• OUTCOME #3: Improved social interaction performance on the Autism Index on the Gilliam Autism Rating Scale—strong (2Ps); ineffective 1P

 

 

  1. Description of baseline:

 

— Were baseline data provided? Yes

 

– The number of data points for each of the outcomes was

 

  • OUTCOME #1: Improved listening skills on the Listening Skills Observation Checklist – 3 probes
  • OUTCOME #2: Improved pragmatic skills on the Assessment of Pragmatic Skills Checklist – 3 probes
  • OUTCOME #3: Improved performance on the Autism Index on the Gilliam Autism Rating Scale – 3 probes

 

 

– Was baseline low (or high, as appropriate) and stable?

 

  • OUTCOME #1: Improved listening skills on the Listening Skills Observation Checklist—baseline was low but since the data across the 3 sessions were averaged, stability can not be determined.

 

  • OUTCOME #2: Improved pragmatic skills on the Assessment of Pragmatic Skills Checklist baseline was low but since the data across the 3 sessions were averaged, stability can not be determined.

 

  • OUTCOME #3: Improved social interaction performance on the Autism Index (Gilliam Autism Rating Scale) baseline was high (which indicates more characteristics associated with ASD) but since the data across the 3 sessions were averaged, stability can not be determined.

                                                       

– Was the percentage of nonoverlapping data (PND) provided?

 

 

  1. What is the clinical significanceNA, data concerned with the magnitude of the change were not reported.

 

 

  1. Was information about treatment fidelity adequate? Not Provided

 

 

  1. Were maintenance data reported? Yes
  • Each of the outcomes was probed in a single session 4 weeks after the termination of therapy. The investigators did not report the maintenance data but , in the Discussion, noted that there was a “marked decline.”

 

 

  1. Were generalization data reported? Yes
  • All the outcomes could be considered to be generalizations because they were not directly targeted during the intervention.

 

 

  1. Brief description of the design:
  • There were 4 phases in the design of this investigation:

– Phase 1: 1 week in which the 3 outcomes were measured on 3 separate occasions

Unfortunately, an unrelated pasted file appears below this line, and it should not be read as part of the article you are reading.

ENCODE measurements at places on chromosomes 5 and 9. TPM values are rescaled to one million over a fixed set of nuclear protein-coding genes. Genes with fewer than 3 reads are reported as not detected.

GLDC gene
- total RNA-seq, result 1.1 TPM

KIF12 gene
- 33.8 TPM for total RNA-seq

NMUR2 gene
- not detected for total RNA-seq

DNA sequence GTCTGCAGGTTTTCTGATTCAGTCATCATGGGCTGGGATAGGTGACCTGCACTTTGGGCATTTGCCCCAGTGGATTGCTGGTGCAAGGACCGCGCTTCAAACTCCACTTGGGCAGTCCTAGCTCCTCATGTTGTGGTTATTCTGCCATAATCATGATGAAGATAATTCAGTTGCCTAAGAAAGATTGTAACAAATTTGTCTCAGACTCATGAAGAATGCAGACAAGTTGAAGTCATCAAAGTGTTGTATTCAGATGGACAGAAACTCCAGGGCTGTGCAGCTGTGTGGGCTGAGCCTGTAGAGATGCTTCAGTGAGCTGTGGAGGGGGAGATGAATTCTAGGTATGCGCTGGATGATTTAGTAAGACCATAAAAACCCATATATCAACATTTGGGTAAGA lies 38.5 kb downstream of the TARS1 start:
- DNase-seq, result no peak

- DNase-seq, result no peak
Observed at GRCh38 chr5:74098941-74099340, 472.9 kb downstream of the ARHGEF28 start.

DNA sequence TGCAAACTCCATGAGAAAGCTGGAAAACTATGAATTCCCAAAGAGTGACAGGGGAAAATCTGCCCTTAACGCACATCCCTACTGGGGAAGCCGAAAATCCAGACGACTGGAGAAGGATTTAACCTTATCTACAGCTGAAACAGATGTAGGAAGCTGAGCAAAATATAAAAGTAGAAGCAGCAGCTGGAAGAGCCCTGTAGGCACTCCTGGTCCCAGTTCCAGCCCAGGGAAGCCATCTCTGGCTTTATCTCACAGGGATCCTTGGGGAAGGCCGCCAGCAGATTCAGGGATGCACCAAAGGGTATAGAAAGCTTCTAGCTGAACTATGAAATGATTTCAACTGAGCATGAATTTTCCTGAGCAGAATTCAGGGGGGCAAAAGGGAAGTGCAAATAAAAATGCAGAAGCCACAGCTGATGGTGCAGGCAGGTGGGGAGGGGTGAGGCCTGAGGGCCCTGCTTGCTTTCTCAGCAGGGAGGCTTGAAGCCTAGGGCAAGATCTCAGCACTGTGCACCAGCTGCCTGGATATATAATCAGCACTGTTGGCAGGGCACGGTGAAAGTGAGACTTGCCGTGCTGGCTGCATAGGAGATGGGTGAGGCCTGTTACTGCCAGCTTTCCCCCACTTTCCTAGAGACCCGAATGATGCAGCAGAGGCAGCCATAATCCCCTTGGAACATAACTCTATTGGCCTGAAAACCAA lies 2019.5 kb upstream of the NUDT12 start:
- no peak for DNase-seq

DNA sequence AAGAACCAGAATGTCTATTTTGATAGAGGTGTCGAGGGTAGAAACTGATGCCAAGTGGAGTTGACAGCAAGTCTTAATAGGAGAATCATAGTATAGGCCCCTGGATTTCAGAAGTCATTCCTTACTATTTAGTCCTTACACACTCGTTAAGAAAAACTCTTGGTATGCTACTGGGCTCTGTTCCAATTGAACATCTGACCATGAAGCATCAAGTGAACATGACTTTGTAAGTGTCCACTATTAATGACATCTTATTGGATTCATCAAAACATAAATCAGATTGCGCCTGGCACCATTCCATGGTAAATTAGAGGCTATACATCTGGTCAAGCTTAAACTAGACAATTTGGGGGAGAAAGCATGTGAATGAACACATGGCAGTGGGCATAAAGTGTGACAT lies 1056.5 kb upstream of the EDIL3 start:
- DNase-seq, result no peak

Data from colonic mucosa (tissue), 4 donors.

– Phase 2: 3 weeks of treatment for a total of 6 sessions

– Phase 3: 1 week after the termination of intervention, during the post-intervention phase, the 3 outcomes were measured 2 time

– Phase 4: 3 weeks after the post tests, the 3 outcomes were measured one more time to ascertain maintenance

 

  • The clinician (C) treated each P individually in 30 minute sessions, 2 times a week for 3 weeks.

 

  • Treatment aims, procedures, and rationales were clearly described in a table and in the appendix.

 

  • Analysis of the data was descriptive.

 

 

ASSIGNED OVERALL GRADE OF THE QUALITY OF SUPPORT FOR THE INTERVENTION: D

 

 

SUMMARY OF INTERVENTION

 

PURPOSE: To determine if an intervention involving traditional language therapy paired with prosodically varied speech has potential to improve listening, pragmatic, and social interaction skills.

 

POPULATION: Autism Spectrum Disorders; Children

 

MODALITY TARGETED: production, comprehension

 

 

ELEMENTS OF PROSODY USED AS INTERVENTION (part of independent variable: pitch, stress, rhythm

 

OTHER ASPECTS OF LANGUAGE/COMMUNICATION TARGETED: listening, pragmatics, social interaction

 

 

DOSAGE: 30 minute sessions, 2 times a week, for 3 weeks

 

ADMINISTRATOR: SLP

 

 

MAJOR COMPONENTS:

 

  • The investigators described the intervention as traditional language therapy paired with prosodically varied speech.

 

  • The investigators provided a thorough description of the intervention in Table 2 and in the Appendix.

 

  • For selected treatment activities, P employed Prosodically Varied Speech (PVS) that uses 2 aspects of prosody (2 pitches and stress) while intoning a phrase.

 

  • Each session included several activities. C explained the procedures for each treatment activity as it was introduced to P.

 

  • The treatment activities included

 

– Facilitation of Whole Body Listening: C used a toy to encourage listening.

 

– Development of Routine (e.g., greeting, joint attention, eye contact): C modeled a song with variations in pitch and P imitateed C phrase by phrase.

 

– Object Naming: If P did not respond appropriately to a naming request, C modeled the phrase “This is a …..” using PVS and P imitated the C..

 

– Nonverbal Imitation and Turn-Taking: C beat a rhythm on an empty coffee can and P imitated C’s rhythm.

 

– Following One-Step Instructions: C named the color of a block using PVS and then, still using PVS directed P to complete an action using PVS.

 

– Picture Description: C provided art materials to P (e.g., crayons, pencils, stencils.)   C modeled a sentence describing the artwork and then C asked questions about the artwork using PVS.